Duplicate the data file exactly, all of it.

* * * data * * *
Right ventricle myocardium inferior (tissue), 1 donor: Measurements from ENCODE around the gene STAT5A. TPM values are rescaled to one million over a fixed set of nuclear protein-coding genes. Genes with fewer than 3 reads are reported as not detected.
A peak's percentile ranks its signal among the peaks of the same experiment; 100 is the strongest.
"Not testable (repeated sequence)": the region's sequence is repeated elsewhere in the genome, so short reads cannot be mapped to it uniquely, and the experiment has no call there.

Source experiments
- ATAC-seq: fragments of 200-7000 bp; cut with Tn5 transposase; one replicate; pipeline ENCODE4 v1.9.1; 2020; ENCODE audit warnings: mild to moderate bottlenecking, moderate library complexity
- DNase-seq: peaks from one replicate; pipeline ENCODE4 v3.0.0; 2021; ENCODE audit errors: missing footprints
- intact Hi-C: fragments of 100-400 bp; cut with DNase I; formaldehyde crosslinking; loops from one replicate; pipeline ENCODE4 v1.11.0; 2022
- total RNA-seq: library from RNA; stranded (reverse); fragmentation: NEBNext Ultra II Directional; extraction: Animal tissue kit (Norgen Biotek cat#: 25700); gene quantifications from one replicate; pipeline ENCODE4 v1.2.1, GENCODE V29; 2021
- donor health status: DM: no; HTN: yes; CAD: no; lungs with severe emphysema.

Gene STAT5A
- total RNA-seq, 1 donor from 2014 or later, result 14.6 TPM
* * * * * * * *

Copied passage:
Right ventricle myocardium inferior (tissue), 1 donor: Measurements from ENCODE around the gene STAT5A. TPM values are rescaled to one million over a fixed set of nuclear protein-coding genes. Genes with fewer than 3 reads are reported as not detected.
A peak's percentile ranks its signal among the peaks of the same experiment; 100 is the strongest.
"Not testable (repeated sequence)": the region's sequence is repeated elsewhere in the genome, so short reads cannot be mapped to it uniquely, and the experiment has no call there.

Source experiments
- ATAC-seq: fragments of 200-7000 bp; cut with Tn5 transposase; one replicate; pipeline ENCODE4 v1.9.1; 2020; ENCODE audit warnings: mild to moderate bottlenecking, moderate library complexity
- DNase-seq: peaks from one replicate; pipeline ENCODE4 v3.0.0; 2021; ENCODE audit errors: missing footprints
- intact Hi-C: fragments of 100-400 bp; cut with DNase I; formaldehyde crosslinking; loops from one replicate; pipeline ENCODE4 v1.11.0; 2022
- total RNA-seq: library from RNA; stranded (reverse); fragmentation: NEBNext Ultra II Directional; extraction: Animal tissue kit (Norgen Biotek cat#: 25700); gene quantifications from one replicate; pipeline ENCODE4 v1.2.1, GENCODE V29; 2021
- donor health status: DM: no; HTN: yes; CAD: no; lungs with severe emphysema.

Gene STAT5A
- total RNA-seq, 1 donor from 2014 or later, result 14.6 TPM